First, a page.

Survey asked workers to report own symptoms
(Canadian OH&S News) — A recent online survey has found that public-safety personnel (PSP) in Canada report symptoms of potential mental disorders at higher levels than those in other professions do, according to a new report from the Canadian Institute for Public Safety Research and Treatment.
Published on the website of the Canadian Journal of Psychiatry on Aug. 28, “Mental Disorder Symptoms among Public Safety Personnel in Canada” examined the responses of 5,813 PSP who had responded to the survey between Sept. 2016 and Jan. 2017. About 44 per cent of the respondents screened positive for symptom clusters consistent with at least one mental-health disorder — a rate considerably higher than the ten per cent for the general population previously reported by Statistics Canada.
“We expected that it would be high, but I think 44 per cent was higher than I expected,” said Dr. Nick Carleton, a psychology professor at the University of Regina and the study’s lead author, regarding the results.
Respondents consisted largely of correctional workers, dispatchers, firefighters, paramedics and police officers, with a few Coast Guard workers and border-services personnel in the mix. Among the disorders of which respondents reported symptoms were anxiety, depression and post-traumatic stress disorder.
Dr. Carleton stressed that the study was based not on diagnostic interviews, but on a self-reporting questionnaire.
“So if you scored high enough relative to other published cut-off scores on these validated measures, then we would say you had screened positive for that cluster,” he explained, “such that it’s consistent with reports we hear from people who have been diagnosed with those kinds of mental-health disorders.”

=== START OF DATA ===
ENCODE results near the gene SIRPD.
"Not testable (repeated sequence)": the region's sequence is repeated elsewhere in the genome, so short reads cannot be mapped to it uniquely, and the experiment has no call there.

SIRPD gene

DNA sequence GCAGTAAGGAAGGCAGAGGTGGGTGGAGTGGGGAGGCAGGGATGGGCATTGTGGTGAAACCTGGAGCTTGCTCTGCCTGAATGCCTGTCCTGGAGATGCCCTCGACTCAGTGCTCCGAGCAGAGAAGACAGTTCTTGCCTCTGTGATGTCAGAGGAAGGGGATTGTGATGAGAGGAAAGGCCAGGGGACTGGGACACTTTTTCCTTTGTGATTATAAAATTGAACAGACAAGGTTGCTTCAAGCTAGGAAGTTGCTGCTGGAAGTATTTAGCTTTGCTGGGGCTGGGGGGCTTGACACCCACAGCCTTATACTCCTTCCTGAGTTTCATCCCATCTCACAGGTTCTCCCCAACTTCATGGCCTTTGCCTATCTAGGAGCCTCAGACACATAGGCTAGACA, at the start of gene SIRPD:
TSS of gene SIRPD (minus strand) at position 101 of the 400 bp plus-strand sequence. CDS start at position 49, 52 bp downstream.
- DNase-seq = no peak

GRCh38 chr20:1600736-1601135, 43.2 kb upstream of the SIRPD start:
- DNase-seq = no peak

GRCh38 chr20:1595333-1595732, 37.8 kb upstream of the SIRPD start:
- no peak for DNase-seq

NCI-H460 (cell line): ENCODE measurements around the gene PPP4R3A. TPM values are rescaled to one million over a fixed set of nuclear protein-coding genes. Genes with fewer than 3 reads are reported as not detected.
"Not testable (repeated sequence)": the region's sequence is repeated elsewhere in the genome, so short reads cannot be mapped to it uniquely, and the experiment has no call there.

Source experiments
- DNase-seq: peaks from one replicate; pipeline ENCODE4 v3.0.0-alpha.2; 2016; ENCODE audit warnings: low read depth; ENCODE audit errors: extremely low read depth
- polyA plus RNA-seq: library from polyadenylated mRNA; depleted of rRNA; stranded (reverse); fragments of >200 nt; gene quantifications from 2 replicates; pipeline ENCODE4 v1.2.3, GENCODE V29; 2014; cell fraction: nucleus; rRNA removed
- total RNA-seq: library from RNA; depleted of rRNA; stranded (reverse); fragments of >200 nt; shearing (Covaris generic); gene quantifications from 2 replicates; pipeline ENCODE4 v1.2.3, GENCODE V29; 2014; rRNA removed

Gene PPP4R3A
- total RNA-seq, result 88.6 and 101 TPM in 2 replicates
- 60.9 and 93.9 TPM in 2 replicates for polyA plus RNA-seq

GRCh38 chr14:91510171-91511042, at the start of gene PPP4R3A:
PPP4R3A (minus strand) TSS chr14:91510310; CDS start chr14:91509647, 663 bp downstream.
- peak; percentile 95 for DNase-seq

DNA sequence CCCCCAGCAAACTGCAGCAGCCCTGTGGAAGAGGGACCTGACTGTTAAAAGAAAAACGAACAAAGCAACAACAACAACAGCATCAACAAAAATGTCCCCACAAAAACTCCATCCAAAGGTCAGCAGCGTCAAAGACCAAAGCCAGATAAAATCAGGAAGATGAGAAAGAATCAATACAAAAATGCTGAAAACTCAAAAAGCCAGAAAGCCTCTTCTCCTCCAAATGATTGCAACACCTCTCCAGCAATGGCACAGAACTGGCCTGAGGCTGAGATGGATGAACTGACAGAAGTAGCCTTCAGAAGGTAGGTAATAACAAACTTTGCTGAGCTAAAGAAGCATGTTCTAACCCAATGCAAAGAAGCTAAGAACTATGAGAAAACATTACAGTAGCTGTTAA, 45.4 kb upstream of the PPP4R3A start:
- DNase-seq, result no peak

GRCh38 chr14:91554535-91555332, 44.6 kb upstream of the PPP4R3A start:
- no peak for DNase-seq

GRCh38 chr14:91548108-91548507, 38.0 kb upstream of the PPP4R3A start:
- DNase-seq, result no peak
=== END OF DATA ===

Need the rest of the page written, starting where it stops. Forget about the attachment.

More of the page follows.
The study was financed in part by the federal government, according to information from the University of Regina’s website.
“While the results of this research are troubling, the increased reporting among public-safety officers is a sign of progress in reducing the stigma associated with post-traumatic stress injuries,” Public Safety Minister Ralph Goodale said in a press statement about the study on Aug. 28. “This research will help inform our next steps in developing a coordinated action plan to address this issue.
“The Government of Canada is pleased to continue to support the research of the University of Regina and its research partners on this issue, and I look forward to working with all levels of government and leaders in the public-safety community to advance this important work.”
While about 32.5 per cent of the respondents were female, one of the study’s curious findings was that women were far more likely to screen positive for symptoms of mental-health disorders — to an extent that was “statistically significant,” according to Dr. Carleton.
“We don’t have enough information to explain why that is,” he said about the gender variance. “Part of the challenge might be that women experience those careers differently than men do.” It does not necessarily mean that men experience these symptoms at lower levels, he added, but just that women report them differently.
Dr. Carleton suggested providing evidence-based education and treatment options on mental-health disorders for PSP, as a way to help mitigate the effects and reduce stigma.
“The more we educate our organizational leaders and the more we educate our organizational members, I think the better off we’re going to be,” he said. “I still see lots of evidence of confusion with what a mental-health disorder is.” Proper education can lead to earlier intervention, he added.
The research team is planning to release an online tool with which PSP can anonymously assess themselves for these symptoms and compare the results to the general population. “Hopefully then, that allows them to make a decision about whether they should go and seek help earlier.”
“Mental Disorder Symptoms among Public Safety Personnel in Canada” is viewable online at http://journals.sagepub.com/doi/full/10.1177/0706743717723825.